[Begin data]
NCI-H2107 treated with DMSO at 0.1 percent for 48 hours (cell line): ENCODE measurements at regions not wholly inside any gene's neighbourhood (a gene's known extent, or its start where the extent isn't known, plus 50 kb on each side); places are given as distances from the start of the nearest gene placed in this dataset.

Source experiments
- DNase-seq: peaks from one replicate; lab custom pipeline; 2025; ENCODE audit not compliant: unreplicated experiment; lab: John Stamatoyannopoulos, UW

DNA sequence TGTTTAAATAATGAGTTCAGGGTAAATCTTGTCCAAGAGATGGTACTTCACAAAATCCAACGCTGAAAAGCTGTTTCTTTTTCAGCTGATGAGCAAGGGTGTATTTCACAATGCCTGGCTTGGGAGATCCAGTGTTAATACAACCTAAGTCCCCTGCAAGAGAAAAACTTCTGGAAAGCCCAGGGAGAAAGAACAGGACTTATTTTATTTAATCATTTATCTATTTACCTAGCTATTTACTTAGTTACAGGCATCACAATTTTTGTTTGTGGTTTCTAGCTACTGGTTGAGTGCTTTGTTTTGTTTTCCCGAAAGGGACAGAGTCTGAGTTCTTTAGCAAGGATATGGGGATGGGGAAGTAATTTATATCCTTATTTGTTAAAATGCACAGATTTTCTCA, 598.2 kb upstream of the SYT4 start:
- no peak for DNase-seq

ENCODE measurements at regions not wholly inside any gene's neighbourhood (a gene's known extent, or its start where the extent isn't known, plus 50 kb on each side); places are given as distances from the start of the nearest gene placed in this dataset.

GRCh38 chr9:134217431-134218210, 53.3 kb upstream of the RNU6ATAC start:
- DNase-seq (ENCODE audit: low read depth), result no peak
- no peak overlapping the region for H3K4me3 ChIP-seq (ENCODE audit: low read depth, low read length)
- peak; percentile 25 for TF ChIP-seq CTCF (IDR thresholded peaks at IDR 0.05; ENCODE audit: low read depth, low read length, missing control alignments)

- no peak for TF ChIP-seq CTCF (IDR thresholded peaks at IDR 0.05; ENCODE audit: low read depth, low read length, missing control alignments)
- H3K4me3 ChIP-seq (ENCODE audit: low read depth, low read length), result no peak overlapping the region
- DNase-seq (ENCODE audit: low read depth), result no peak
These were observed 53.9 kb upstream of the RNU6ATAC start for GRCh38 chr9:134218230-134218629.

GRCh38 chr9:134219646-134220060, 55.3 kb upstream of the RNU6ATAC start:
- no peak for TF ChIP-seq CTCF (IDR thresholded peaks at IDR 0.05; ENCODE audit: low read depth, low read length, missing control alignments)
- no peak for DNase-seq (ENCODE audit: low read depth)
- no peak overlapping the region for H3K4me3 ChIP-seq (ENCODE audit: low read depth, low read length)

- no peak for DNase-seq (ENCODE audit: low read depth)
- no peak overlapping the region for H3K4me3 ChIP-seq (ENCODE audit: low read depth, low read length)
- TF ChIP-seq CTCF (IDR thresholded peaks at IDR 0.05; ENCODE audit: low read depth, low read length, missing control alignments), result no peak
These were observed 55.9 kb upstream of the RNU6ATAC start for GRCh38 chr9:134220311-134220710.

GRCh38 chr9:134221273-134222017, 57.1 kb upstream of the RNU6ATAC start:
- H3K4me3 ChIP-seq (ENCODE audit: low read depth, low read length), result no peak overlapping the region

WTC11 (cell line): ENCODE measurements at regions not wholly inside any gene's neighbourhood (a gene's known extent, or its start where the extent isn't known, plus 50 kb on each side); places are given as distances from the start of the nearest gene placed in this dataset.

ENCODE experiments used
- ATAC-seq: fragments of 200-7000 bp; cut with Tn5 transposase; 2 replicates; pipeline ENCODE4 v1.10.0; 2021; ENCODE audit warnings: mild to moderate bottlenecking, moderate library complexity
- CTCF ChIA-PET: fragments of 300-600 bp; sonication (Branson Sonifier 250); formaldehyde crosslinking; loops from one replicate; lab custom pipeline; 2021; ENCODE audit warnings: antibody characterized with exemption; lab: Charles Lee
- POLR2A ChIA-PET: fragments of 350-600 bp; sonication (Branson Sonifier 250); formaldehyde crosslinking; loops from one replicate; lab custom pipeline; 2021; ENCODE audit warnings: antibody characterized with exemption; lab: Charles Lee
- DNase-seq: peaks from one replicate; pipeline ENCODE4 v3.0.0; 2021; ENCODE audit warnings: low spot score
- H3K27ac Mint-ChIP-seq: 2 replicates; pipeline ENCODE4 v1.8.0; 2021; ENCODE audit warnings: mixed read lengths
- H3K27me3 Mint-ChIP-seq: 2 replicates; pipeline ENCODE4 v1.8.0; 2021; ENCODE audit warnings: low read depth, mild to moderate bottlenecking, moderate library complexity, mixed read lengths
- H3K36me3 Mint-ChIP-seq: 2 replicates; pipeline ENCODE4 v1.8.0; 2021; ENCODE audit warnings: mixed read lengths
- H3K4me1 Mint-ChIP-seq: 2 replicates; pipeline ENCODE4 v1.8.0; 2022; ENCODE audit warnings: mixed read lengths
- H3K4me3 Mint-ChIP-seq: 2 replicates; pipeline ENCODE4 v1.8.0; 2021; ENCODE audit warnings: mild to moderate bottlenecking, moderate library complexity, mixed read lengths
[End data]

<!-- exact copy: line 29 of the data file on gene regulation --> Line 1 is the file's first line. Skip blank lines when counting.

- POLR2A ChIA-PET: fragments of 350-600 bp; sonication (Branson Sonifier 250); formaldehyde crosslinking; loops from one replicate; lab custom pipeline; 2021; ENCODE audit warnings: antibody characterized with exemption; lab: Charles Lee